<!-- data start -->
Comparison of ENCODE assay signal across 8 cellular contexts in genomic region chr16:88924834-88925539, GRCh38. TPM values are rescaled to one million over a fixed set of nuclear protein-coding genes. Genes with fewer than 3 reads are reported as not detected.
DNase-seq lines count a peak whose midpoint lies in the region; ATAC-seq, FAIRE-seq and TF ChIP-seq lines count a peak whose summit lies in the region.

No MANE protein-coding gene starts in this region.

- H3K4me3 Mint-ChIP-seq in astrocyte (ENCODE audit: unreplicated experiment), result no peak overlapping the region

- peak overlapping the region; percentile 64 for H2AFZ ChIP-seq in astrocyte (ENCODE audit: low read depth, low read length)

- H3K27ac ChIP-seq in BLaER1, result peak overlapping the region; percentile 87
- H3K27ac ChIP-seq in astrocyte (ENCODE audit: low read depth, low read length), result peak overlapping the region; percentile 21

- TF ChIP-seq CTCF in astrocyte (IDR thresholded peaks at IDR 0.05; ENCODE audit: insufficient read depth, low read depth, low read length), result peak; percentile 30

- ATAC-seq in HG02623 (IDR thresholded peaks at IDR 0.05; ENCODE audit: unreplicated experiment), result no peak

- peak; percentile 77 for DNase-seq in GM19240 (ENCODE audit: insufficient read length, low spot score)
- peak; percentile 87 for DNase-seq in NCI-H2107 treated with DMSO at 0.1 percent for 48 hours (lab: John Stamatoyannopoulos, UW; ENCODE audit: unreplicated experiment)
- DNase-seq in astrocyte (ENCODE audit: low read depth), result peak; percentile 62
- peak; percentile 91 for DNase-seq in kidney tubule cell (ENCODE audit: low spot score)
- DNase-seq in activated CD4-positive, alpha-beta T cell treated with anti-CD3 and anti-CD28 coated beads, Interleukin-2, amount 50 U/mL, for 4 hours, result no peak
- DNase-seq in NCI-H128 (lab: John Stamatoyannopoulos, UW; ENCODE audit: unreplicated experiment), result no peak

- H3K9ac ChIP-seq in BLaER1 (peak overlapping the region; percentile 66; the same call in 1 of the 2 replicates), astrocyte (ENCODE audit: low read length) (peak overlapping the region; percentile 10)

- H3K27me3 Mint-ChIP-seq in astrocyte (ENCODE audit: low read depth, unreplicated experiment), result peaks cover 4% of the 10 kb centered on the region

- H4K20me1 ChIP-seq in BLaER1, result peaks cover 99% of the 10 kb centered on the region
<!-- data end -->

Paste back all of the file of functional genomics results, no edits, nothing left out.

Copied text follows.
Comparison of ENCODE assay signal across 8 cellular contexts in genomic region chr16:88924834-88925539, GRCh38. TPM values are rescaled to one million over a fixed set of nuclear protein-coding genes. Genes with fewer than 3 reads are reported as not detected.
DNase-seq lines count a peak whose midpoint lies in the region; ATAC-seq, FAIRE-seq and TF ChIP-seq lines count a peak whose summit lies in the region.

No MANE protein-coding gene starts in this region.

- H3K4me3 Mint-ChIP-seq in astrocyte (ENCODE audit: unreplicated experiment), result no peak overlapping the region

- peak overlapping the region; percentile 64 for H2AFZ ChIP-seq in astrocyte (ENCODE audit: low read depth, low read length)

- H3K27ac ChIP-seq in BLaER1, result peak overlapping the region; percentile 87
- H3K27ac ChIP-seq in astrocyte (ENCODE audit: low read depth, low read length), result peak overlapping the region; percentile 21

- TF ChIP-seq CTCF in astrocyte (IDR thresholded peaks at IDR 0.05; ENCODE audit: insufficient read depth, low read depth, low read length), result peak; percentile 30

- ATAC-seq in HG02623 (IDR thresholded peaks at IDR 0.05; ENCODE audit: unreplicated experiment), result no peak

- peak; percentile 77 for DNase-seq in GM19240 (ENCODE audit: insufficient read length, low spot score)
- peak; percentile 87 for DNase-seq in NCI-H2107 treated with DMSO at 0.1 percent for 48 hours (lab: John Stamatoyannopoulos, UW; ENCODE audit: unreplicated experiment)
- DNase-seq in astrocyte (ENCODE audit: low read depth), result peak; percentile 62
- peak; percentile 91 for DNase-seq in kidney tubule cell (ENCODE audit: low spot score)
- DNase-seq in activated CD4-positive, alpha-beta T cell treated with anti-CD3 and anti-CD28 coated beads, Interleukin-2, amount 50 U/mL, for 4 hours, result no peak
- DNase-seq in NCI-H128 (lab: John Stamatoyannopoulos, UW; ENCODE audit: unreplicated experiment), result no peak

- H3K9ac ChIP-seq in BLaER1 (peak overlapping the region; percentile 66; the same call in 1 of the 2 replicates), astrocyte (ENCODE audit: low read length) (peak overlapping the region; percentile 10)

- H3K27me3 Mint-ChIP-seq in astrocyte (ENCODE audit: low read depth, unreplicated experiment), result peaks cover 4% of the 10 kb centered on the region

- H4K20me1 ChIP-seq in BLaER1, result peaks cover 99% of the 10 kb centered on the region